This evening I had a really interesting chat with Raj & Pablo on the BBC Asia Network focusing on Body image in Bollywood. To prep for this I asked s few people from Team MissMalini for their thoughts and the answers were so well crafted I kind had to blog them for you :) I didn’t warn them that I’d do this so SURPRISE!
Please leave your own thoughts for me in the comments below, I’d love to know what YOU think too! Their main question was:
We simply want to know maybe your experiences of Bollywood body-image, the pressures on young women and if you think Bollywood reflects diversity enough.
Here’s what team awesome had to say about that!
Q. How do you feel Bollywood compares to Hollywood in terms of reflecting diversity?
Marv: Bollywood, of late, has stepped up in terms of their story lines. The majority are still films that are targeted to the masses but low on content in terms of quality and thought. But audiences now have a good choice of films with positive messaging like PK and ones with stronger female imagery like Mary Kom that have proven successful, both in quality and numbers!
MissMalini: I also loved how Queen was a first-of-its-kind female centric coming of age, out and out chick flick, without going the Mother India way. Don’t get me wrong, I LOVED Mother India but I sometimes feel the only time female actors get their share of the spotlight is when they’re playing some down-trodden, repressed survivor of India’s repressed society. Case in point Prem Rog. Either that or they’re living out some amazing revenge fantasy like in Zakhmi Aurat, Prem Granth, Damini or choosing the thug life in Phoolan Devi or Gulaab Gang!
Priyam: And let’s not pretend that big women in Hollywood have it THAT easy. As talented as she is (and funny), Mellissa McCarthy couldn’t find a designer who wanted to dress her for an award ceremony because her body isn’t nice enough. Jennifer Hudson‘s weight loss got her more acclaim than her jaw-dropping performance in Dream Girls. Rebel Wilson always plays the funny fat chick. So is there diversity in representation of body image in Hollywood? Yes! But does the representation make weight the focal point of the plot? Also yes.
Q. Do you think Bollywood should support older actors / actresses more?
Marv: Yes. Totally. We have an army of actresses like Sridevi, Manisha Koirala, Pooja Bhatt, Tabu and veterans like Lillete Dubey, Kitu Gidwani and Shabana Azmi. Who, I feel, could do more in the industry and they have immense potential as senior actresses that should be tapped. Similar to actresses like Susan Sarandon, Meryl Streep and Dame Judi Dench in the west.
MissMalini Also it was awesome to see Sridevi make a killer come back with English Vinglish!
Rashmi: More actresses than actors – older actors still get a lot of work and pass off playing roles of characters half their age. However, it’s not the same for the ladies. While actors can go on and on playing lead roles, actresses, unfortunately, have more of a shelf life – we’re okay with seeing our 45+ year old men playing guys in their 20s, but we’re not okay with that happening for the women. Support for older actors/actresses would come about naturally if we had more diversity in our characters in films – in this way, older actors/actresses would fit into roles naturally and not have to be forced into a character several years younger than they actually are.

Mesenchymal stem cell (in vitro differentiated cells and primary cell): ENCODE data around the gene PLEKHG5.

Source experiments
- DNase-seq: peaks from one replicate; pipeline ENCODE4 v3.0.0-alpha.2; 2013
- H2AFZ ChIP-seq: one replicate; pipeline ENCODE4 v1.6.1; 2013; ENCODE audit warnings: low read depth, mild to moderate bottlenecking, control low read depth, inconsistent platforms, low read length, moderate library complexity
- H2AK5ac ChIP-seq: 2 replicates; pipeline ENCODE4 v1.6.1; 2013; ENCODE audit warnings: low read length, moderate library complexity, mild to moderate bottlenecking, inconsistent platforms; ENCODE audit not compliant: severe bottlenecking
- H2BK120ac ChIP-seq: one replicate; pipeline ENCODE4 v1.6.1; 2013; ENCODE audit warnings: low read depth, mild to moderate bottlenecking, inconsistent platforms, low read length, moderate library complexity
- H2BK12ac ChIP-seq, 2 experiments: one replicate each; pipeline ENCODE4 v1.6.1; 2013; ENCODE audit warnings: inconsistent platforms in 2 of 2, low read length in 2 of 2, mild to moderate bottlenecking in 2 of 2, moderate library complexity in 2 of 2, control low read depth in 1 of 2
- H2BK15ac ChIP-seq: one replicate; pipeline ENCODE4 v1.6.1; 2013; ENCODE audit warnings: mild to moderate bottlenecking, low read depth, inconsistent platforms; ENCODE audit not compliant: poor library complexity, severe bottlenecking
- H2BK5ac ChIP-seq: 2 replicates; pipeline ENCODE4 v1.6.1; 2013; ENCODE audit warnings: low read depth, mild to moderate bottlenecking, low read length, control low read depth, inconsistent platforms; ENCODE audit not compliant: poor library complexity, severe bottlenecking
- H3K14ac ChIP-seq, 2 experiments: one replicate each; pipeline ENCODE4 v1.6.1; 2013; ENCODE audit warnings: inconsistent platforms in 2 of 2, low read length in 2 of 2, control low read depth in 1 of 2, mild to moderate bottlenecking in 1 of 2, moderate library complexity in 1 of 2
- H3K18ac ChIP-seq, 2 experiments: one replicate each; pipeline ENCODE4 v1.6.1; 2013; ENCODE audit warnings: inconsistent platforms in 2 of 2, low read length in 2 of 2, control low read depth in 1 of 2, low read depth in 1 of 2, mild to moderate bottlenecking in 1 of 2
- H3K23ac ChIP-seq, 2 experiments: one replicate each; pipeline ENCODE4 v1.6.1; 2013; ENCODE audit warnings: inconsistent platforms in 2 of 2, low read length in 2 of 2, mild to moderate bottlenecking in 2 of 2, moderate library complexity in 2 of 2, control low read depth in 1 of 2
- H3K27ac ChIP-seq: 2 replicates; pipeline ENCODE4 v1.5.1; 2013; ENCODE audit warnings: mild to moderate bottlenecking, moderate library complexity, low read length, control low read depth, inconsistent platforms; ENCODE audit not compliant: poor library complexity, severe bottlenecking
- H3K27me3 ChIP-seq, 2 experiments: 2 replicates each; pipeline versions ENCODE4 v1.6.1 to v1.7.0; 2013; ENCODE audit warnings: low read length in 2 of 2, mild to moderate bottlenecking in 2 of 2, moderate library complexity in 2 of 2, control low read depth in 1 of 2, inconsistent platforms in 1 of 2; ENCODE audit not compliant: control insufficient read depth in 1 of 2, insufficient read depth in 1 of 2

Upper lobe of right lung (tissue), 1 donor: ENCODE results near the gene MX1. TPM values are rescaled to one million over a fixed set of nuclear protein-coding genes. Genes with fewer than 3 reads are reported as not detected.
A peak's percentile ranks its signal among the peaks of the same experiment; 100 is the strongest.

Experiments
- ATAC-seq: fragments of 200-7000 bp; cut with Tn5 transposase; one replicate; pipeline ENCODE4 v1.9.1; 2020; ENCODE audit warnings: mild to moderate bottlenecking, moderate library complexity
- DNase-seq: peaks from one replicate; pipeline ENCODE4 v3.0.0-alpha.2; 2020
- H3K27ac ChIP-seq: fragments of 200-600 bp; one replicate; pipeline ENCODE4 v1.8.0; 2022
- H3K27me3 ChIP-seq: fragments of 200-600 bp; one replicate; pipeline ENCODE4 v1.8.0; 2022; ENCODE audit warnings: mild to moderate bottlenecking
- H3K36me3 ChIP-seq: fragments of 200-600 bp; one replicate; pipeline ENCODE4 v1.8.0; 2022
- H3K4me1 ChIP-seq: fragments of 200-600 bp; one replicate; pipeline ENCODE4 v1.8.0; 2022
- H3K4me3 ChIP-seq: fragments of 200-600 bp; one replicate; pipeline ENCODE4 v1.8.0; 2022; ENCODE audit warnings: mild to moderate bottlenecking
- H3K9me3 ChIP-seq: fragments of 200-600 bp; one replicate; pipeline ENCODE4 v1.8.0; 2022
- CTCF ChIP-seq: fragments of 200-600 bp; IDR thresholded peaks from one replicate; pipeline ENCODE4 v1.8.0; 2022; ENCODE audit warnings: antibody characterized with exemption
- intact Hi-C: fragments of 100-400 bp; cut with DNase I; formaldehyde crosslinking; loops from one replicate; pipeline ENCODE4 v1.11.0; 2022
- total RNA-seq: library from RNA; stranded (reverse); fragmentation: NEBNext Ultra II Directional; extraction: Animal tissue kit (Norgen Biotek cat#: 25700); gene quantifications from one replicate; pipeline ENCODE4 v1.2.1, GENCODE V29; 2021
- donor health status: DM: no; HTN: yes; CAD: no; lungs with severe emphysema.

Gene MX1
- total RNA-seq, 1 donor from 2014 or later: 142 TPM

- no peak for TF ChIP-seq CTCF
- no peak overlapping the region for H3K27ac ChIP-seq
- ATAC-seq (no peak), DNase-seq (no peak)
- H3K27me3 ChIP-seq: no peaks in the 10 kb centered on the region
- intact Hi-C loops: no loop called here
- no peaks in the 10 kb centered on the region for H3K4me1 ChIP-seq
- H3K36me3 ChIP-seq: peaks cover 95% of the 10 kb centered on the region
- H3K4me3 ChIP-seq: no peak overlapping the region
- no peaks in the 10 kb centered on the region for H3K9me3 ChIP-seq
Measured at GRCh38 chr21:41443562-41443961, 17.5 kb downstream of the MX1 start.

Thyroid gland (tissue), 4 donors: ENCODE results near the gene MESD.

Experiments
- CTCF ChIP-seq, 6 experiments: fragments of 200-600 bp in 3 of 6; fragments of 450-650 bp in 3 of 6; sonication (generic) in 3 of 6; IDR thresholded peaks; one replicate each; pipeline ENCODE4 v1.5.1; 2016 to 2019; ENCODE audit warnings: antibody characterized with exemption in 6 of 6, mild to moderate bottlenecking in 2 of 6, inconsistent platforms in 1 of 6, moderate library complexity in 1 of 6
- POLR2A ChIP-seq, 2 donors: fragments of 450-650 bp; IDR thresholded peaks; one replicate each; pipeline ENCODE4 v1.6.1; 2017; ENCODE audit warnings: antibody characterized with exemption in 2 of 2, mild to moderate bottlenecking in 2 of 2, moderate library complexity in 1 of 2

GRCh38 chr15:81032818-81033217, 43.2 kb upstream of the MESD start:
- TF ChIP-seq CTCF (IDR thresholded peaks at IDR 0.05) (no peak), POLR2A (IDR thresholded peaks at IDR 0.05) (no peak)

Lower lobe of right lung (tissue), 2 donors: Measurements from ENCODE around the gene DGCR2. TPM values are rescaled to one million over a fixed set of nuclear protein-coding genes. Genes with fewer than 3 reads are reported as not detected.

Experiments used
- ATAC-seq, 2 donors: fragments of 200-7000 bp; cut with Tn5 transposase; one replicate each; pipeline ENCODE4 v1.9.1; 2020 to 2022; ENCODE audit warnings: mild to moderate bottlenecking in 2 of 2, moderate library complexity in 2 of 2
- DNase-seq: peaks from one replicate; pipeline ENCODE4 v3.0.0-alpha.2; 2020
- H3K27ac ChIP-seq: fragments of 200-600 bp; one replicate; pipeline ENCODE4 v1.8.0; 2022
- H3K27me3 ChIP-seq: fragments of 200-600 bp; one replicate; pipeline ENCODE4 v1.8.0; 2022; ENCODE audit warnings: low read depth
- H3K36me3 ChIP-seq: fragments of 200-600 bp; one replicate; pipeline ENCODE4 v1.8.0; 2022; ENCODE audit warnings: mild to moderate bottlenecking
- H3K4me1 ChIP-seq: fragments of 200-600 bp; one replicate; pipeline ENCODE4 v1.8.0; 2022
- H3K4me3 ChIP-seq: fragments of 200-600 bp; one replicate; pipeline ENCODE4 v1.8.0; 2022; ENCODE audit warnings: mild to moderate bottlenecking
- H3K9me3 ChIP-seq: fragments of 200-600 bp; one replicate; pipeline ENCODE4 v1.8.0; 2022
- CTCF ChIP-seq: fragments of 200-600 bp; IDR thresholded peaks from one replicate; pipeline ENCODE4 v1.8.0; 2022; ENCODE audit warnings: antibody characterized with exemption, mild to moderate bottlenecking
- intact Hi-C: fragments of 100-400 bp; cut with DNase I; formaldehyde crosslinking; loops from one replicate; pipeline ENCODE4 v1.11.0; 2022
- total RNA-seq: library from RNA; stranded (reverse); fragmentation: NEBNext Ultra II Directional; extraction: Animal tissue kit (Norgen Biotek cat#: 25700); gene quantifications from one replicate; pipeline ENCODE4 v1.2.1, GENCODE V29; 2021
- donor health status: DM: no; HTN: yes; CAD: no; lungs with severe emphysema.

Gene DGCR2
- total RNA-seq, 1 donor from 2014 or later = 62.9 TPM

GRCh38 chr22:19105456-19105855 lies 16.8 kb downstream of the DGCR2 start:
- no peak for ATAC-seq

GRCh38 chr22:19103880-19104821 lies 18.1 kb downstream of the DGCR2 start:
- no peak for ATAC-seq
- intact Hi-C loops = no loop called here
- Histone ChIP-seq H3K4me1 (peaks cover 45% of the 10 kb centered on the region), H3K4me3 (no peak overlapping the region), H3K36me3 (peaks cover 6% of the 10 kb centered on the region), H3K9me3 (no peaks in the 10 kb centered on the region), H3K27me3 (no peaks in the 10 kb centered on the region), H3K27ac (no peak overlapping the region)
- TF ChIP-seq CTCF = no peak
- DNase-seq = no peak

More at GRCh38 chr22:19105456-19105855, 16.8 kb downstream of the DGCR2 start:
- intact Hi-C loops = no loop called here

Priyam: Support them in a way that tells them ageing is a natural process and not make them feel like their acting career has a shelf life.
Q. Do you believe society or the media is to blame for younger people feeling pressure to look a certain way?
Marv: That’s one way of looking at things and there is also some truth to it. But accountability has always been an issue here. Though, the media and society pressure younger citizens with content and moral policing at lightening speed, it isn’t balanced with a substantial direction. With the world spinning faster than it did 5 or 10 years ago, we need to curate and educate younger audiences in a language and with an intention that impresses them and doesn’t threaten or dampen their spirits. But as consumers of information, we can’t sit and complain. We should come out and question.
Rashmi: Yes, but it’s a cycle. Celebrities feel the need to look a certain way because the public slams them when they don’t. The public has unrealistic beauty standards because they see celebrities looking a certain way in films/the media. Again, the cycle can only start breaking when more diversity is introduced – and when it looks normal. Now, even if we have someone slightly heavier in films, they’ve been cast for comic relief/a specific reason – and references are always drawn to their weight. That makes it look like their weight is a very big deal, instead of something that just is.
Priyam: Because society and media influences our perception even when we don’t realize it, portrayal of women in the media and society does add to the pressure of looking a certain way. More realistic portrayal will be a welcome change – in terms of weight, size, colour of skin, hair texture…
Q. Have you experienced any prejudice regarding imagine on your journey within the media?
Priyam: Not in particular.
MissMalini: I can’t think of an overwhelming instance. But I’ve probably grown up dealing with the same prejudices most Indian kids deal with who aren’t “fair and lovely”! I remember older relatives commenting on how “dark” I’d become after living in West Africa for 4 year! Or received the odd back-handed compliment (or insult?) one which I’ll never forget; “you look so nice beta! Pehle kitni kaali si sukdi si hoti thi!” *literally, you used to be so black and skinny! Hahahaha (I’m looking at you Maya Mausi!) #TrueStory